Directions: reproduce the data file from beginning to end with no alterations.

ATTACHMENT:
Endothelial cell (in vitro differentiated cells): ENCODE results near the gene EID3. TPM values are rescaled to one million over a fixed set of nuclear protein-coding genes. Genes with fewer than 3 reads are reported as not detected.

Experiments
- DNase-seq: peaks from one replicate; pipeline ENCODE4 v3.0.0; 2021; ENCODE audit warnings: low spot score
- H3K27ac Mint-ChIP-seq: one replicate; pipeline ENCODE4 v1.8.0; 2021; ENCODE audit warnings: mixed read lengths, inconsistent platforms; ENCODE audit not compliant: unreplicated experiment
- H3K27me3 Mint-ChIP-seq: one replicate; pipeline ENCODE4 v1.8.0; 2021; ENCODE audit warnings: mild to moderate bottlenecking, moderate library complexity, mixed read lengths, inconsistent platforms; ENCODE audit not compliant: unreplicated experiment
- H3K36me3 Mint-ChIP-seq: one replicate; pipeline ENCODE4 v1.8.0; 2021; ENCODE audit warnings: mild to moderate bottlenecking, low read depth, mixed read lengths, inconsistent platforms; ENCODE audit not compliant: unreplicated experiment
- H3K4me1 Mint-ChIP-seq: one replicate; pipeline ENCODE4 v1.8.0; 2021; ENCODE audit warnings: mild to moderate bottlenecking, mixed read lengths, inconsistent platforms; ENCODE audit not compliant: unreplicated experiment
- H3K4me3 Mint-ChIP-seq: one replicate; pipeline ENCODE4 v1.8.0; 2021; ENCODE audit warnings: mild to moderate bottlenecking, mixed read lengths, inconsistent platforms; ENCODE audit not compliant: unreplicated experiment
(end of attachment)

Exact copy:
Endothelial cell (in vitro differentiated cells): ENCODE results near the gene EID3. TPM values are rescaled to one million over a fixed set of nuclear protein-coding genes. Genes with fewer than 3 reads are reported as not detected.

Experiments
- DNase-seq: peaks from one replicate; pipeline ENCODE4 v3.0.0; 2021; ENCODE audit warnings: low spot score
- H3K27ac Mint-ChIP-seq: one replicate; pipeline ENCODE4 v1.8.0; 2021; ENCODE audit warnings: mixed read lengths, inconsistent platforms; ENCODE audit not compliant: unreplicated experiment
- H3K27me3 Mint-ChIP-seq: one replicate; pipeline ENCODE4 v1.8.0; 2021; ENCODE audit warnings: mild to moderate bottlenecking, moderate library complexity, mixed read lengths, inconsistent platforms; ENCODE audit not compliant: unreplicated experiment
- H3K36me3 Mint-ChIP-seq: one replicate; pipeline ENCODE4 v1.8.0; 2021; ENCODE audit warnings: mild to moderate bottlenecking, low read depth, mixed read lengths, inconsistent platforms; ENCODE audit not compliant: unreplicated experiment
- H3K4me1 Mint-ChIP-seq: one replicate; pipeline ENCODE4 v1.8.0; 2021; ENCODE audit warnings: mild to moderate bottlenecking, mixed read lengths, inconsistent platforms; ENCODE audit not compliant: unreplicated experiment
- H3K4me3 Mint-ChIP-seq: one replicate; pipeline ENCODE4 v1.8.0; 2021; ENCODE audit warnings: mild to moderate bottlenecking, mixed read lengths, inconsistent platforms; ENCODE audit not compliant: unreplicated experiment